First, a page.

Check Out Our Most Popular Pre-2014 Food History ArticlesMay 22, 2019
Today’s the one friday of the year that , probably, won’t leave you stuck in traffic in EDSA if you set out after five. It’s just too bad there’s no place actually left open. So for the few people still stuck here in Manila, why don’t we just stay home and run through some of Pepper’s most popular articles on the history and origins of food from before our 2014 re-launch?
Long before merienda meant stale convenience store hot dogs and burgers sold by disturbingly happy bumblebees (or even more disturbing ginger-haired clowns), peckish Filipinos have flocked for generations to their neighborhood bakeries or panaderia. Rice might be the undisputed favorite carbohydrate in our country, but we’ll always have a soft spot for the cheap, fragrant buns in those glass display cases by the road.
Knocking back a few pints of beer while chowing down on copious amounts of salty, greasy food is a time-honored tradition all over the world. The Spaniards came up with tapas or pinchos, the Koreans snack on anju, and we Filipinos have pulutan. A popular favorite in our country is sisig, which is comprised of a pig’s face that’s been chopped up and fried to perfection. Crispy, tangy, and meaty, it’s a perfect complement for beer’s natural earthy flavors. While its high fat and sodium content can make you dizzy and bloated, none of that matters once you’re three bottles in to drowning your frustrations with your douche ex in between mouthfuls of sizzling sisig.
If those catchy commercials on television are to be believed, merienda is the sole territory of fast food burger heavyweights. However, any homegrown Filipino will tell you that creepy, ginger-haired clowns or bug-eyed jolly bees have nothing on their favorite kakaninsold by their neighborhood suki. After a long day at the office, a slice of biko or a few pieces of palitaw are what most of us normally crave for. We can’t help it; it’s practically in our blood.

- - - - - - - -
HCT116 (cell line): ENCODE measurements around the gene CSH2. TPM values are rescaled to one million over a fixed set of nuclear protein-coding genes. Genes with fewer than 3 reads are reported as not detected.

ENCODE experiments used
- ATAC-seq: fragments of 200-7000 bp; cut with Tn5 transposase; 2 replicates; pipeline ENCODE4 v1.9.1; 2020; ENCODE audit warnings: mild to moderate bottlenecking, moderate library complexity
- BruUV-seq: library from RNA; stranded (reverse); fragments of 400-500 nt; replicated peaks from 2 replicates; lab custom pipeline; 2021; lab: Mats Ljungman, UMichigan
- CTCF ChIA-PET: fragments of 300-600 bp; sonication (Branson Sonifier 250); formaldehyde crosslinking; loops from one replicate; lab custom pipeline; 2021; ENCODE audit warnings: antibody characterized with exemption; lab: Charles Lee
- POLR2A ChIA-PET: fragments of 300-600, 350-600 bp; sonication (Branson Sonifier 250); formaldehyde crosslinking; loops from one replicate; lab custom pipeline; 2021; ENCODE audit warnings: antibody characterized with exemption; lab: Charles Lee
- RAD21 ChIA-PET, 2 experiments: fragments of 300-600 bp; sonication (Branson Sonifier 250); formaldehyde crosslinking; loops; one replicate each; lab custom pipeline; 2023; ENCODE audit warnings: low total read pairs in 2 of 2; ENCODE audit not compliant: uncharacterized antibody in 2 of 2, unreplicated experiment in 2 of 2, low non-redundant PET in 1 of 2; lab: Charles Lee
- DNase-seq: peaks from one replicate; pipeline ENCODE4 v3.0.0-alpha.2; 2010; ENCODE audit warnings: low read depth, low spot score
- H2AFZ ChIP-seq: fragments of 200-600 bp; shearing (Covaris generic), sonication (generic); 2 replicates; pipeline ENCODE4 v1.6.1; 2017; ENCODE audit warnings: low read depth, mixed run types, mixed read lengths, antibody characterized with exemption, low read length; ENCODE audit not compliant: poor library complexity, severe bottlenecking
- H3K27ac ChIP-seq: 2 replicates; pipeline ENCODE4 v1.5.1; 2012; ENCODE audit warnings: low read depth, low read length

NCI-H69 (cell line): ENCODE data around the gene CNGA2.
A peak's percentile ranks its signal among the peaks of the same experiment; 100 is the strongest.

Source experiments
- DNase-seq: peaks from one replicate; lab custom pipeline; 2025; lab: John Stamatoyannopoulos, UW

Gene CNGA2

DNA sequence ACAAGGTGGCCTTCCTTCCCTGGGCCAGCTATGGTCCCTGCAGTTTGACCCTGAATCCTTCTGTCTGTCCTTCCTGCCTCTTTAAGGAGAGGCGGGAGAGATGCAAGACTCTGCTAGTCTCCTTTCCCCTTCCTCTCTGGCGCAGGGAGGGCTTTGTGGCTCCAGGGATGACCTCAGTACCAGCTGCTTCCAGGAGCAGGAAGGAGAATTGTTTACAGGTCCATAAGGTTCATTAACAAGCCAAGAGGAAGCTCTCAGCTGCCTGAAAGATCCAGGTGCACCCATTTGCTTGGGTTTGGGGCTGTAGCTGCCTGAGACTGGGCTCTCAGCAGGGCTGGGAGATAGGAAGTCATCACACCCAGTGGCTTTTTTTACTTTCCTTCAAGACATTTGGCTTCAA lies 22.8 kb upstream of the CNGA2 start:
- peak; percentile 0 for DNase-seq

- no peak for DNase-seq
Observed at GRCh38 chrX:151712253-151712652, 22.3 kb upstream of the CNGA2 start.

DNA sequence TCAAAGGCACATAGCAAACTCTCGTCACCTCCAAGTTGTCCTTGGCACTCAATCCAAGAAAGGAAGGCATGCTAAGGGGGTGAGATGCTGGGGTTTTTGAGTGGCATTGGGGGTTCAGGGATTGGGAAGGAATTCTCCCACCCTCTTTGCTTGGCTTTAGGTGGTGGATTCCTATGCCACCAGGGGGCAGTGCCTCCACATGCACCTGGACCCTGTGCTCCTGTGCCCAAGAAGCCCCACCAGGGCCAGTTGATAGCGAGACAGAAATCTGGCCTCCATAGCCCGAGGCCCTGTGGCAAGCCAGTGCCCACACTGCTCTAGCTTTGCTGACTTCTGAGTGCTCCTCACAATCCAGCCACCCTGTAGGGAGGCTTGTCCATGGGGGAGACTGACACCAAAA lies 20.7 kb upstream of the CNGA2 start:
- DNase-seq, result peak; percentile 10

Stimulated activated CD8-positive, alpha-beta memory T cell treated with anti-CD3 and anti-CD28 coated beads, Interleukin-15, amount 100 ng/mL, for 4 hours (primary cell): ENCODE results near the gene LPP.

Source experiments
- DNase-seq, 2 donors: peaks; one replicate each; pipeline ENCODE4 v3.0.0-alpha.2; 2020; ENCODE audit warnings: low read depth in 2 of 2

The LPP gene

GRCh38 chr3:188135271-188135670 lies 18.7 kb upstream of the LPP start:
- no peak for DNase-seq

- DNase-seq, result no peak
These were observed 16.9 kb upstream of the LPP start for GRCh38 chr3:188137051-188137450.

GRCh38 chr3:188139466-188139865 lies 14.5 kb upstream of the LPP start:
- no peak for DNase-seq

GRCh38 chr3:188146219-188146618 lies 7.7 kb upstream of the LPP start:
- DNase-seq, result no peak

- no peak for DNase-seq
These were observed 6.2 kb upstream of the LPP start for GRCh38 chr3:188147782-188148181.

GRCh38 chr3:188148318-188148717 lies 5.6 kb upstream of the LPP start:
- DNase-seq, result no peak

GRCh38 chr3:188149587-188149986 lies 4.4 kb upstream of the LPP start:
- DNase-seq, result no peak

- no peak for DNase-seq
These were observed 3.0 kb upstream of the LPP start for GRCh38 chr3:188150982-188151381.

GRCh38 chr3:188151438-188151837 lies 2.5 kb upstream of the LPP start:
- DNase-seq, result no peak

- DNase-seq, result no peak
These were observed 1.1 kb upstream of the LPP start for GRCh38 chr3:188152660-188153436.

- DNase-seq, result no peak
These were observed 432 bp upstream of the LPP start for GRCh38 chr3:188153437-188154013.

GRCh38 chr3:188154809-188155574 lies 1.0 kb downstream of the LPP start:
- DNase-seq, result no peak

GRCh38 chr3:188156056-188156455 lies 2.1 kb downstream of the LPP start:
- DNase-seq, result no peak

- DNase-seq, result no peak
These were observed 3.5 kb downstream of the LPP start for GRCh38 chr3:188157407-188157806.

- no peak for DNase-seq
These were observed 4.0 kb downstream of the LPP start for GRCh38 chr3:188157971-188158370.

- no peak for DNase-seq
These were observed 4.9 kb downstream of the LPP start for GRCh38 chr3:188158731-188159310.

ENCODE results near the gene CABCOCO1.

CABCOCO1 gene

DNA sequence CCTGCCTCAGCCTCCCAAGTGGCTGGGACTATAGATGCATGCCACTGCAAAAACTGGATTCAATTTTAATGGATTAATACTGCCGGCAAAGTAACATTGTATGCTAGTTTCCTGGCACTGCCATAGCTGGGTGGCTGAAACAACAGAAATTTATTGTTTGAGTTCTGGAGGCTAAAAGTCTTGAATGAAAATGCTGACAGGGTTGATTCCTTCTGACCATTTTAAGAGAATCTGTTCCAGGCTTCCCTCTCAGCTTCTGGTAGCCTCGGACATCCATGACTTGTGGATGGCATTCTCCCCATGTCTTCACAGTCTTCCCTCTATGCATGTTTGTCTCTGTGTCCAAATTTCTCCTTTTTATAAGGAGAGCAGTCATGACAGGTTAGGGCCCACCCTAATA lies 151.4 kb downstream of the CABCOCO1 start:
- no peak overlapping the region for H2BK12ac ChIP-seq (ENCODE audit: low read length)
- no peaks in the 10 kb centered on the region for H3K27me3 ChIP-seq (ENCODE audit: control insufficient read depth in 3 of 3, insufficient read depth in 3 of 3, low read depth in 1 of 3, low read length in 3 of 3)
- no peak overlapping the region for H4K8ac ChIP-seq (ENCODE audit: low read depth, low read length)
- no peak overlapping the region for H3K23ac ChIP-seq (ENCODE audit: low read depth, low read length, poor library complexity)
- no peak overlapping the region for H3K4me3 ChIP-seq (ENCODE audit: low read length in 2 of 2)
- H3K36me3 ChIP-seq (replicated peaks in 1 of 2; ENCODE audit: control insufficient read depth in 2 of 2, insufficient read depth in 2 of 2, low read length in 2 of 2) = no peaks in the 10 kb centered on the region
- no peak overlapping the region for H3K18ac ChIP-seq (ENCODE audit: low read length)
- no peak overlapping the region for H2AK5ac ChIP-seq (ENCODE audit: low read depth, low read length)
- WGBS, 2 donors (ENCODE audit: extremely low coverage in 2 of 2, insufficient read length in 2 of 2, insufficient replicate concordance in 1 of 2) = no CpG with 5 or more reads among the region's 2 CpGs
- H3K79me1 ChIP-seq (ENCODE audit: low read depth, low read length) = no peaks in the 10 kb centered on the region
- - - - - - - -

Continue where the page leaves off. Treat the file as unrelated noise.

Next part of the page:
While the Philippines and China continue to square off over Scarborough and other disputed territories, a food trip through the streets of Binondo can easily make you forget about those territorial squabbles. While defining the boundaries of our country and that of our populous neighbor’s is simple enough for anyone who can read a map, identifying precisely when and where the Chinese influence on our cuisine starts and ends is a lot trickier. It’d be akin to trying to separate the components of a bowl of Yang Chow fried rice.
Exactly when street food first appeared on Philippine streets remains unclear, but its presence was first documented during the Spanish occupation. Unlike in other countries where street food came into being out of necessity, its emergence in our nation had more sinister roots. The conquering Spaniards considered the natives as second-class citizens fit only for slave labor, and thus kept the best parts of the animals for themselves. All that remained for the Filipinos were cow lungs, pig intestines, and chicken livers: parts that the Hispanic conquerors considered unsuitable for human consumption. To make the undesirable portions easier on the palate, Filipinos came up with creative ways of cooking them. They became adept at cleaning, flavoring, and grilling the innards, and eventually started selling them to fellow workers as a quick snack in between bouts of forced backbreaking work.